(Sept. 2019) Marge Hickman was a top woman ultra runner in the mid 1980s with an impressive number of victories and elite performances. At 69, she's still going strong--running about 50 miles a week and racing when she feels like it. Hickman has had plenty of injurie and surgeries along the way,, but nothing keeps her down for long. "Don't get discouraged," she says. "Everything in life takes time, patience, determination, and mental toughness."
Career? I was born and raised in Pittsburgh, PA. Moved to Denver, CO in 1972. My husband and I have been retired for four years. I was a legal assistant/paralegal my entire career. In between jobs I attended massage school
for 1 ½ years at the Boulder Healing Arts Institute and became a certified massage therapist. I still enjoy doing and giving healing massage therapy to friends. Over the years, I’ve also served on athletic sports boards for races and various sports events.
When and why did you start running? I started running June 1978. My first marathon was the Denver Marathon; 3:14, won third place woman. I was hooked on running, for sure. (Played competitive racquetball for years before running.) I began running, silly but true, to lose weight and get fit. I also needed a new challenge after becoming an “A” racquetball champion.
Did you have an early inspiration or person who motivated you? When I moved to Denver in 1972, I was overwhelmed by how active and fit people were. I joined an athletic club where I reshaped my life. I met Jim Butera in 1982. He worked at Frank Shorter’s Running store and sold me my first pair of trail-running shoes. He encouraged and inspired me to try ultrarunning and to join his running club which I did. Jim was the founder/race director of the Leadville Trail 100 Endurance Run in 1983. Of course, I had to try an ultra and the LT100 was it!
How much did you run per week in your peak years? Now? Peak years up to 100-mile weeks. Now, 50 per week give or take a few and depending upon my next race.
In my younger years, I ran at least once a day but some days 3 times a day (before work, on my lunch hour, and
then again after work with a friend). I was addicted!! Now, I train when I want and as my body tells me, but usually 5 days a week at varying distances and pace.
Most memorable races or achievements? Oh my gosh, I have many great memories. Perhaps most memorable and difficult was completing the Grand Slam of Ultrarunning in 1989 (doing all 4 major 100-mile races in the same year). 1984 thru 1987, I think: I have also won the Boulder Marathon, the Steamboat Marathon, the Estes Park Triathlon and Marathon, the Crested Butte Marathon twice; the Leadville Trail 100 Mile Race in 1985, and other marathons and 100s. My best marathon time was 2:56 at Virginia Beach in 1984. My best 50 mile time--7:08. My best 100--20:15. My best 24-hour on the track--110.5 miles.
Has your diet/weight changed through the years? Yes, I have become more aware of what I feed my body for best running results. I do love my chocolate and junk food!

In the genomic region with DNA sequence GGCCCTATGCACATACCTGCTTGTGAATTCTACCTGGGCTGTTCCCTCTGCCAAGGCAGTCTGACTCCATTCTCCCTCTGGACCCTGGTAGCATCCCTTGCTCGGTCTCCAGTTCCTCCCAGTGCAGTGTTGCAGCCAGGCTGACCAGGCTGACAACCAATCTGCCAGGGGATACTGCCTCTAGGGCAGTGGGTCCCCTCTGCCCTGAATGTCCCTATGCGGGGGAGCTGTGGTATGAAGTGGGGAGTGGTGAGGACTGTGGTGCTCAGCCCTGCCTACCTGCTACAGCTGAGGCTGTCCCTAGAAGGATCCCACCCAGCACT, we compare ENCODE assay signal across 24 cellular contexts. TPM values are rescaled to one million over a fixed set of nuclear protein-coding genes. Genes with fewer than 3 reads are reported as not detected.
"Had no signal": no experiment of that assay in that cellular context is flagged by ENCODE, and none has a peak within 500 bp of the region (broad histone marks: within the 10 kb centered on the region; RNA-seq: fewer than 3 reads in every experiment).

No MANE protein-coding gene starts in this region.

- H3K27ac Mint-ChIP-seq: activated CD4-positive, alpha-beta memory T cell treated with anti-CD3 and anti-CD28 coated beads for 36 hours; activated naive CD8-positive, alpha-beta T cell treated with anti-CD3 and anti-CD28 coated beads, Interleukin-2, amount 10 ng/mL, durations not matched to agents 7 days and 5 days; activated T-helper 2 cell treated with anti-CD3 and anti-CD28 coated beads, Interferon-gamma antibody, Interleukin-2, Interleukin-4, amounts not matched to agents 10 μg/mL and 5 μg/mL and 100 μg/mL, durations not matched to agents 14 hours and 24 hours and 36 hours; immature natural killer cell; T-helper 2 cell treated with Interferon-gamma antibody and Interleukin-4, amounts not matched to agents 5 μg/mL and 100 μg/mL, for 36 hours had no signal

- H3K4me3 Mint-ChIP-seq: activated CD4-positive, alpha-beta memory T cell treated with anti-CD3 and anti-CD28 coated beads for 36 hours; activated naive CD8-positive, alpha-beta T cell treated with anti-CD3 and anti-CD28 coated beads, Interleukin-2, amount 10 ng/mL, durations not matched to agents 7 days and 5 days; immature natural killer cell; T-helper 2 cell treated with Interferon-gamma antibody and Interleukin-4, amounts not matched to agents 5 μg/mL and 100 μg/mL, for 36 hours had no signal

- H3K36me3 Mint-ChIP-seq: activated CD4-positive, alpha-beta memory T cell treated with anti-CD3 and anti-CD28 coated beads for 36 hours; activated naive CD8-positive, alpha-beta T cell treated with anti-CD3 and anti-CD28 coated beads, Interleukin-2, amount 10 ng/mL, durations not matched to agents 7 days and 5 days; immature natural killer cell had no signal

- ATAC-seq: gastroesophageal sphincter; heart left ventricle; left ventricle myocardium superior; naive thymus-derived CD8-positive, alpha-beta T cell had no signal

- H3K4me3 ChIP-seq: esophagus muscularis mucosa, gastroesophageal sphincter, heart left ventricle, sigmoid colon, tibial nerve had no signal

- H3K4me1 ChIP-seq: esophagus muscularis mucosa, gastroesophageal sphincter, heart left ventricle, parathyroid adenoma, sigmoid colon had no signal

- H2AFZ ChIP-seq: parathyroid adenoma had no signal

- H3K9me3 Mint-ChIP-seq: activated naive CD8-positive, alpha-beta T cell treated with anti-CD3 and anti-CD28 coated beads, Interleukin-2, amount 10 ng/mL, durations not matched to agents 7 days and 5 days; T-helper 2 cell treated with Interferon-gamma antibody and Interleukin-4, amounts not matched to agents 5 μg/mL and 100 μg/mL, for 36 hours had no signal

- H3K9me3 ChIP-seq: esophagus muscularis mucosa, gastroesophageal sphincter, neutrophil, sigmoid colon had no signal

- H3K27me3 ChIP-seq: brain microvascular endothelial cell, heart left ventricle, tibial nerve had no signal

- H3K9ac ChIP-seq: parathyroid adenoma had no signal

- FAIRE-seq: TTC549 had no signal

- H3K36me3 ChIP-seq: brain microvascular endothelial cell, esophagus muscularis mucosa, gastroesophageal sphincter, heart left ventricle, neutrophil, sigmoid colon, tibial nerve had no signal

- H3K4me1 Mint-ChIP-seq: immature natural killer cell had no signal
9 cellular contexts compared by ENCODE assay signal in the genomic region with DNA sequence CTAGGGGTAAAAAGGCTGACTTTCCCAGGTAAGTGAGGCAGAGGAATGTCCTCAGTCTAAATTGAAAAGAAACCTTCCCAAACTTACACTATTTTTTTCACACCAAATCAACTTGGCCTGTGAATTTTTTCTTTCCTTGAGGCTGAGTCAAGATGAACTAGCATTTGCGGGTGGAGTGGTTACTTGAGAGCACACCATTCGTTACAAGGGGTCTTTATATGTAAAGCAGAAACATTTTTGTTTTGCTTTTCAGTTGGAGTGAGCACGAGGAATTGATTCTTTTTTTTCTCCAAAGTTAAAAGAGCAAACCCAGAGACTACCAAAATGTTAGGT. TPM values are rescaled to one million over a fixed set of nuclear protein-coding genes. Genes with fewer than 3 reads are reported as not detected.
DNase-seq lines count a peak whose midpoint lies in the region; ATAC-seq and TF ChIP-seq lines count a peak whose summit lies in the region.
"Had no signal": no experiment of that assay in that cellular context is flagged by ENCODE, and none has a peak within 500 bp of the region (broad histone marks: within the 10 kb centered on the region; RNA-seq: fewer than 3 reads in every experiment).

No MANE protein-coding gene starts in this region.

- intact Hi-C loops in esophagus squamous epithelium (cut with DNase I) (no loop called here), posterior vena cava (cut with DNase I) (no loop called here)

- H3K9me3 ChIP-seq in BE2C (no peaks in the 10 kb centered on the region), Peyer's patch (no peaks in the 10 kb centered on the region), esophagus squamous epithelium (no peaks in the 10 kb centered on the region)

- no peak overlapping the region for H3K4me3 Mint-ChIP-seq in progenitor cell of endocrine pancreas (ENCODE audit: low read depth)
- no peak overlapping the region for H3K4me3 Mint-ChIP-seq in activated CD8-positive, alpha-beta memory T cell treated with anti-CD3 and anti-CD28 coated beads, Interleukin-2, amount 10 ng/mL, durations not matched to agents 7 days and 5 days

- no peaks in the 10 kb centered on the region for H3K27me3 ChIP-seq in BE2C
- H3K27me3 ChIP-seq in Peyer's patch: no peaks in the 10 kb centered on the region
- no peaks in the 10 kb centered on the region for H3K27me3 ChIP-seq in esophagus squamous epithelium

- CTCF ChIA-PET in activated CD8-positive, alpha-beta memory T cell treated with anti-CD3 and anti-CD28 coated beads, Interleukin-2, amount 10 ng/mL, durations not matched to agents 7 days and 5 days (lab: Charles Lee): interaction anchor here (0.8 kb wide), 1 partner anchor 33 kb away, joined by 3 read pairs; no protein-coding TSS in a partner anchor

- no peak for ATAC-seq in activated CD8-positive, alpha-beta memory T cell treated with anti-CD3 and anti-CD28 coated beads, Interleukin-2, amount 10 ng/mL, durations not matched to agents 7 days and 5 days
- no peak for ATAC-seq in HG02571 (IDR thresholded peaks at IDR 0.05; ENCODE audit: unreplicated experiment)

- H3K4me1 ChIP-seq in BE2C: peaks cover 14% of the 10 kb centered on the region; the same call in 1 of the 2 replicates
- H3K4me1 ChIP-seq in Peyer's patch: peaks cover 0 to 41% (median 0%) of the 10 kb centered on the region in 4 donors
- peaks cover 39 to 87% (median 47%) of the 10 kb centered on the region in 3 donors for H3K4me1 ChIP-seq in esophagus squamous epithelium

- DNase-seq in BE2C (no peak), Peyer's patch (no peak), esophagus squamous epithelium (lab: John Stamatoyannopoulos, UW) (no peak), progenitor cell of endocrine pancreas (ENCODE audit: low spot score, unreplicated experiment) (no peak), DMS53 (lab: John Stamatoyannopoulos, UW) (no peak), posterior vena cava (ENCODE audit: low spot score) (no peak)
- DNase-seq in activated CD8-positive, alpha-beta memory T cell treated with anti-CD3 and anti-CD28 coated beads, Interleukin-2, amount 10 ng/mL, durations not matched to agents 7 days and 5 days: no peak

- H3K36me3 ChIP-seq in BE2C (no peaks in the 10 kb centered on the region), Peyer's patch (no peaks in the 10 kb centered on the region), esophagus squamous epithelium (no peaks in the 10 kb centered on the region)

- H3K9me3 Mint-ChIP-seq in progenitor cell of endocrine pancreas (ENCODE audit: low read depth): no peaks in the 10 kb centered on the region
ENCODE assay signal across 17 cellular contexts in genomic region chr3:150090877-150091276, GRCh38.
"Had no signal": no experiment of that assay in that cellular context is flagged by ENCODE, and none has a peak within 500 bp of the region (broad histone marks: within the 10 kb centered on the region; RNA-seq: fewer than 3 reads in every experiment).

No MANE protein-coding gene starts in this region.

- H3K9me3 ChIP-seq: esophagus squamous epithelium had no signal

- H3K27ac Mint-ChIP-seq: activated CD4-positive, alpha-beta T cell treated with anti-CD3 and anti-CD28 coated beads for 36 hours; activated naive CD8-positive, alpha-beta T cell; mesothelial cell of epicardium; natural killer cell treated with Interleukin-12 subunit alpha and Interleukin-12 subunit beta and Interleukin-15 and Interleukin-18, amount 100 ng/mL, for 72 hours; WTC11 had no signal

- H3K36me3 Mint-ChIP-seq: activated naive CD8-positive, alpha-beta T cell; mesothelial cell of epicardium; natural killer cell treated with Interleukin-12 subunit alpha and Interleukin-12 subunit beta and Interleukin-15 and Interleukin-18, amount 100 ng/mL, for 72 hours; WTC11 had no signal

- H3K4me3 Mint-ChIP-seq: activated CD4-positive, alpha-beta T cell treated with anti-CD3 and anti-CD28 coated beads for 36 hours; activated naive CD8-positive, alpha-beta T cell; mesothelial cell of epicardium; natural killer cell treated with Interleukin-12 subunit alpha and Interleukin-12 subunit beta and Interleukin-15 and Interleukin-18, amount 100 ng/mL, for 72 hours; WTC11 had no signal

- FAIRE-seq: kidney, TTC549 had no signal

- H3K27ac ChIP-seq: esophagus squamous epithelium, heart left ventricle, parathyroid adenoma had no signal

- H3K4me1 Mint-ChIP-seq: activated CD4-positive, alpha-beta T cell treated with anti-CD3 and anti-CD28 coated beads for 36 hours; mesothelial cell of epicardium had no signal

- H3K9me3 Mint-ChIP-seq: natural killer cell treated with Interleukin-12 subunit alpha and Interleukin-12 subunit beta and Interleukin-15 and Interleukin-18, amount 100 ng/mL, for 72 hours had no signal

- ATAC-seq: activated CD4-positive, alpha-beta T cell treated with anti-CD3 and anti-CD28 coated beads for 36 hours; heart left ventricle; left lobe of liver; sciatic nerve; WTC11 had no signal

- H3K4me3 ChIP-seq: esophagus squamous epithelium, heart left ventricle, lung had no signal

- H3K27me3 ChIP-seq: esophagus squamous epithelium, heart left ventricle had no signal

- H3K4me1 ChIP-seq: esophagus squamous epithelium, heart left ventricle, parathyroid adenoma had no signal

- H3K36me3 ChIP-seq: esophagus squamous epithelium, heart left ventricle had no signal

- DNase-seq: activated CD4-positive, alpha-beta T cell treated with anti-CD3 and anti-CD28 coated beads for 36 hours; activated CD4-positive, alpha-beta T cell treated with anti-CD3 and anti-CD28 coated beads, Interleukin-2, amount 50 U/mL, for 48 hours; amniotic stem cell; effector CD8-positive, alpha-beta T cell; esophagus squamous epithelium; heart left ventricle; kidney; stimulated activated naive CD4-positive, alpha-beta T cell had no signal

Cross Training? I do road-bike and mountain-bike training, and weights, yoga and some water running.
Social running? Social running is very important to me. Especially as I get older, I love to run with others. I continue to be a competitive runner in races of any distance, but I have no problem running slower in any social run.
Obstacles along the way? I have had surgeries on both shoulders (rotator cuff and a replacement); surgeries on both feet for plantar fasciitis (one heel had a stress fracture too); shattered wrist from fall tangled in dog leashes; big toe nail permanent removal due to constant bruising and losing toenail; carpal tunnel and just recently sinus surgery.
A favorite quote: “With a little bit of training anyone can finish the Leadville Trail 100 Mile race.” I said that back in the day in a VHS video when I was on top of my running/racing career in ultrarunning. I wouldn’t say that now…lol.
Running philosophy? Start slow, increase pace, hold it steady, taper and finish strong!
Has running helped you with the aging process? Yes, it has kept me young, strong, possessed of a positive attitude, and I’m going to keep going!!!!
Biggest lessons learned? Dream it, Believe it, Achieve it! Never stop trying. Trust and believe in myself. Be my own person. Do what I love. Encourage women to take up or try ultrarunning and enjoy the adventure. Life is good! I try to live each day to the fullest and be the best person that I can be. To support, help, encourage and inspire women and anyone I come across or meet on my life’s journey.
Three tips for younger but hopeful lifetime runners?
1--Gather info from fellow runners, do your research, read books, internet articles and stories.
2--Start slow, take small steps, and increase weekly goals.
3--Don’t get discouraged, as with everything in life it takes time, patience, determination, and mental toughness to stick with it. No excuses!